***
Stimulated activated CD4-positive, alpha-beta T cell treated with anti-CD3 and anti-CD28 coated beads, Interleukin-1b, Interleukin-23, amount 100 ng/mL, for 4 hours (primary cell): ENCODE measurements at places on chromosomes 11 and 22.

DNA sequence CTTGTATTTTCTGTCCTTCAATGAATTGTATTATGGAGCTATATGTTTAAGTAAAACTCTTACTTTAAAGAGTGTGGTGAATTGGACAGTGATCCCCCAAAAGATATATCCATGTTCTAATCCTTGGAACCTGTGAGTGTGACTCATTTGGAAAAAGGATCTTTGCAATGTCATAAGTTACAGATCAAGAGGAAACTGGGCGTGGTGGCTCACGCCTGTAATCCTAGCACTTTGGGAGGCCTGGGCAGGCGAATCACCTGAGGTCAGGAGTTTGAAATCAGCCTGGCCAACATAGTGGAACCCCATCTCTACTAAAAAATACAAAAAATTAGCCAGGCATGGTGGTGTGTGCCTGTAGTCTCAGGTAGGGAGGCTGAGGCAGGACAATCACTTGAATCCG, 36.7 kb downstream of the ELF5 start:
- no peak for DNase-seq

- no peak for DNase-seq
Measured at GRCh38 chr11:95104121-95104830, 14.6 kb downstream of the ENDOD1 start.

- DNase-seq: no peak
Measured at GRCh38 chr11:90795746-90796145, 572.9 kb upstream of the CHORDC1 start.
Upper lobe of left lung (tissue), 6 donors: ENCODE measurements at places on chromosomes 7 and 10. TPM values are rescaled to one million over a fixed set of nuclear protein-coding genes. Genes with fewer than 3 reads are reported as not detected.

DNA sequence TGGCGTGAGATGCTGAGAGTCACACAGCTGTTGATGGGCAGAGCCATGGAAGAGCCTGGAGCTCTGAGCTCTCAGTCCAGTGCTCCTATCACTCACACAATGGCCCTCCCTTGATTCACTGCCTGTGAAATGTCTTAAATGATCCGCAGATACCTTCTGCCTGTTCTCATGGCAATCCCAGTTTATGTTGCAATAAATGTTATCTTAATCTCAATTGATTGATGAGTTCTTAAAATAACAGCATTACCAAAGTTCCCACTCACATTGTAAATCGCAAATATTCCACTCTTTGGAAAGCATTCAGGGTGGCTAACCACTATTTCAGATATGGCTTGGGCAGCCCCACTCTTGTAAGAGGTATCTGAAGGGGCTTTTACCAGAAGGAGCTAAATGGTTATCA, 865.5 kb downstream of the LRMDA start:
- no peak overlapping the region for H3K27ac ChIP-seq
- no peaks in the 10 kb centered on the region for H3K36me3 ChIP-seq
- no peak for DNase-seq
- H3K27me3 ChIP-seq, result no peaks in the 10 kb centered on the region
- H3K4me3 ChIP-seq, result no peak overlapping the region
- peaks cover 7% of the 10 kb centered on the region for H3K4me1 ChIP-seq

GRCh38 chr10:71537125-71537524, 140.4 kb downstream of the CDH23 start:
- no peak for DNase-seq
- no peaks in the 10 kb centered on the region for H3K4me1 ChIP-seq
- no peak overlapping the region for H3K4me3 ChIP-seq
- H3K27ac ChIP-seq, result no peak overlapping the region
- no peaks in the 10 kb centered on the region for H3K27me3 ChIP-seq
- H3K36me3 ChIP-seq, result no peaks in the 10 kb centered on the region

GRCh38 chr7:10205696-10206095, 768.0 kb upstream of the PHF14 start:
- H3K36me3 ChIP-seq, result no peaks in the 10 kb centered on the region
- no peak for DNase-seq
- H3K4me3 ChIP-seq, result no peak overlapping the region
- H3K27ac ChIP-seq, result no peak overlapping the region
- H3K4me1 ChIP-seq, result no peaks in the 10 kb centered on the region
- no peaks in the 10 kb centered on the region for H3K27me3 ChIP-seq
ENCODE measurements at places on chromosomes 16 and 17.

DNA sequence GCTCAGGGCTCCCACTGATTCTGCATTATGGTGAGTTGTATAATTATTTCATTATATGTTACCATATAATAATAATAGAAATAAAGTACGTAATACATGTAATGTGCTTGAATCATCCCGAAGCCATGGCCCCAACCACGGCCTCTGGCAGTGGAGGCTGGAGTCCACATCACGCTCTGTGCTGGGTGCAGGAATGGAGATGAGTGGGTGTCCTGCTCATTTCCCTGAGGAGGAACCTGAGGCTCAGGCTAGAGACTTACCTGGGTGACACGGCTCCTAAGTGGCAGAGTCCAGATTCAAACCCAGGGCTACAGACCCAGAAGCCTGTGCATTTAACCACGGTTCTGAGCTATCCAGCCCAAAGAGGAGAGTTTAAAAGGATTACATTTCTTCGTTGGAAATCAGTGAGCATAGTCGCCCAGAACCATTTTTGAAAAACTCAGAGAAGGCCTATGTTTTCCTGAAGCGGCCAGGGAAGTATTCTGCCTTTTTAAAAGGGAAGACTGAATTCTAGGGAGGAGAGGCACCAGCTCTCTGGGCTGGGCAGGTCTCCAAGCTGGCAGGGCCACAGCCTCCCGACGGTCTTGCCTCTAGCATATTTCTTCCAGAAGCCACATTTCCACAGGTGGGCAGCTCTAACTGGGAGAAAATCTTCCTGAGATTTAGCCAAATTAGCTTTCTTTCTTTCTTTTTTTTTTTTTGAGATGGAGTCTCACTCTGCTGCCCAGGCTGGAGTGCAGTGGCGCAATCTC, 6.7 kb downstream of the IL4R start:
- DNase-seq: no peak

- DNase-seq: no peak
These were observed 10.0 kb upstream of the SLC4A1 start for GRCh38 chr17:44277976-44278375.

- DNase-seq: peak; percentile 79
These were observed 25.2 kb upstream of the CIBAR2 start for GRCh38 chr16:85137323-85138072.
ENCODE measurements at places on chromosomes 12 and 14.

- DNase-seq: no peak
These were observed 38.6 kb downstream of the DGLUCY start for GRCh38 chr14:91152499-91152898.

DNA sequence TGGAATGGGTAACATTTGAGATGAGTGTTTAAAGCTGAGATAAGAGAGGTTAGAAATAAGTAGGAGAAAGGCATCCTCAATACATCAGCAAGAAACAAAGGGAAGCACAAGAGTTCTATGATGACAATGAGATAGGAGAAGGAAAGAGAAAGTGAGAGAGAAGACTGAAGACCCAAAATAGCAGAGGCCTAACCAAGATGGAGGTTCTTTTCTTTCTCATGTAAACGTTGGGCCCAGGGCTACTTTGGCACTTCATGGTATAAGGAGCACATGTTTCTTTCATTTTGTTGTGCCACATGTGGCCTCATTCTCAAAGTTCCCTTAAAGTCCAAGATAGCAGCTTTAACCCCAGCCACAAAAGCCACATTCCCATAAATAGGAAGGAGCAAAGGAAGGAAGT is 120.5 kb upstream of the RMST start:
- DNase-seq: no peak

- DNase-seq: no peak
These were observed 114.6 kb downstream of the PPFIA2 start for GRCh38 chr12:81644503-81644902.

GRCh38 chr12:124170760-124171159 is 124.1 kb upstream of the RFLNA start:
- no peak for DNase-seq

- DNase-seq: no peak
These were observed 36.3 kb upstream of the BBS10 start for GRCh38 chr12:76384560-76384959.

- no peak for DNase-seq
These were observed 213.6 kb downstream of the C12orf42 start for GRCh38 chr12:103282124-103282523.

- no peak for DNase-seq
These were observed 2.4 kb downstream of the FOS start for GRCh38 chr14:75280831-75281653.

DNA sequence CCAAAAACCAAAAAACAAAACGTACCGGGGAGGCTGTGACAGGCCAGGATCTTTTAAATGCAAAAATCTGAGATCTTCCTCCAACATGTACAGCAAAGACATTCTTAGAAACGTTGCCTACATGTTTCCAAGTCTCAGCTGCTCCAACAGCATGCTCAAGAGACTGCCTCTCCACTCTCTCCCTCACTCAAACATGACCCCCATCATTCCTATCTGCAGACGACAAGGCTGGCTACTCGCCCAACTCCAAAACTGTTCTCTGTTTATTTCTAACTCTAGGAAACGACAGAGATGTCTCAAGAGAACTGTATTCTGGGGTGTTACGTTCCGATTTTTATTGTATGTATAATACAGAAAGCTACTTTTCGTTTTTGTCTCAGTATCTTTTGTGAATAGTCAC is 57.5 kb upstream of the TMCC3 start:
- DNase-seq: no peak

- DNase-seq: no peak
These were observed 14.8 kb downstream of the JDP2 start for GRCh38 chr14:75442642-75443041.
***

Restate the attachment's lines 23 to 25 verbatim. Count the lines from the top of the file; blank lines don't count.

GRCh38 chr7:10205696-10206095, 768.0 kb upstream of the PHF14 start:
- H3K36me3 ChIP-seq, result no peaks in the 10 kb centered on the region
- no peak for DNase-seq